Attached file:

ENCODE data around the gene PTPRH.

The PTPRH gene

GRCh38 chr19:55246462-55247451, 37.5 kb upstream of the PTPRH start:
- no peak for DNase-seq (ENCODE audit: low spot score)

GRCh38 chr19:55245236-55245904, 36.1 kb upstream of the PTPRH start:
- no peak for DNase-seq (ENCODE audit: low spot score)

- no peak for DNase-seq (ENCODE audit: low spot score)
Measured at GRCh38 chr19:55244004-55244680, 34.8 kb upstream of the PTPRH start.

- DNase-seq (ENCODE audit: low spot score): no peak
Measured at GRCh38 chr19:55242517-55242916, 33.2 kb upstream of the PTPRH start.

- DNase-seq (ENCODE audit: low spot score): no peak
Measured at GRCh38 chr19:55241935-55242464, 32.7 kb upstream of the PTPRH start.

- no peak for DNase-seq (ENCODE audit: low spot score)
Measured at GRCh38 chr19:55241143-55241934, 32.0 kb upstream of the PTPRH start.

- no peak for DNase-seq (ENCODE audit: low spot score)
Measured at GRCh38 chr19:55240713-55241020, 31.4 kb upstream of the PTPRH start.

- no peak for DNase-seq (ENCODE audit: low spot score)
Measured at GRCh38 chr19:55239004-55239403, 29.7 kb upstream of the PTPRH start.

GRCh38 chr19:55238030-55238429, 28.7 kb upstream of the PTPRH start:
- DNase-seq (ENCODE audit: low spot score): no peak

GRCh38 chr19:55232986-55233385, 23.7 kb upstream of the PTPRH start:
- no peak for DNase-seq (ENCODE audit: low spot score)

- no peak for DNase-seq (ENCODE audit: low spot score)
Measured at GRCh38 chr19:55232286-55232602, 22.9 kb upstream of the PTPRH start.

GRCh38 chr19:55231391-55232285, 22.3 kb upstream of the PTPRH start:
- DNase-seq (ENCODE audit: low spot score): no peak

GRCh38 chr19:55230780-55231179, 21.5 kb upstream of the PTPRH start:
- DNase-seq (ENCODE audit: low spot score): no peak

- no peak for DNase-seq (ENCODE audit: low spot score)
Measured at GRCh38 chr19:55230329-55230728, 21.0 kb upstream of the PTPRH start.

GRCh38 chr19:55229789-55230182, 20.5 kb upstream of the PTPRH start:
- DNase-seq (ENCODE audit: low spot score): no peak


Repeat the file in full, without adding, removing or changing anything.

ENCODE data around the gene PTPRH.

The PTPRH gene

GRCh38 chr19:55246462-55247451, 37.5 kb upstream of the PTPRH start:
- no peak for DNase-seq (ENCODE audit: low spot score)

GRCh38 chr19:55245236-55245904, 36.1 kb upstream of the PTPRH start:
- no peak for DNase-seq (ENCODE audit: low spot score)

- no peak for DNase-seq (ENCODE audit: low spot score)
Measured at GRCh38 chr19:55244004-55244680, 34.8 kb upstream of the PTPRH start.

- DNase-seq (ENCODE audit: low spot score): no peak
Measured at GRCh38 chr19:55242517-55242916, 33.2 kb upstream of the PTPRH start.

- DNase-seq (ENCODE audit: low spot score): no peak
Measured at GRCh38 chr19:55241935-55242464, 32.7 kb upstream of the PTPRH start.

- no peak for DNase-seq (ENCODE audit: low spot score)
Measured at GRCh38 chr19:55241143-55241934, 32.0 kb upstream of the PTPRH start.

- no peak for DNase-seq (ENCODE audit: low spot score)
Measured at GRCh38 chr19:55240713-55241020, 31.4 kb upstream of the PTPRH start.

- no peak for DNase-seq (ENCODE audit: low spot score)
Measured at GRCh38 chr19:55239004-55239403, 29.7 kb upstream of the PTPRH start.

GRCh38 chr19:55238030-55238429, 28.7 kb upstream of the PTPRH start:
- DNase-seq (ENCODE audit: low spot score): no peak

GRCh38 chr19:55232986-55233385, 23.7 kb upstream of the PTPRH start:
- no peak for DNase-seq (ENCODE audit: low spot score)

- no peak for DNase-seq (ENCODE audit: low spot score)
Measured at GRCh38 chr19:55232286-55232602, 22.9 kb upstream of the PTPRH start.

GRCh38 chr19:55231391-55232285, 22.3 kb upstream of the PTPRH start:
- DNase-seq (ENCODE audit: low spot score): no peak

GRCh38 chr19:55230780-55231179, 21.5 kb upstream of the PTPRH start:
- DNase-seq (ENCODE audit: low spot score): no peak

- no peak for DNase-seq (ENCODE audit: low spot score)
Measured at GRCh38 chr19:55230329-55230728, 21.0 kb upstream of the PTPRH start.

GRCh38 chr19:55229789-55230182, 20.5 kb upstream of the PTPRH start:
- DNase-seq (ENCODE audit: low spot score): no peak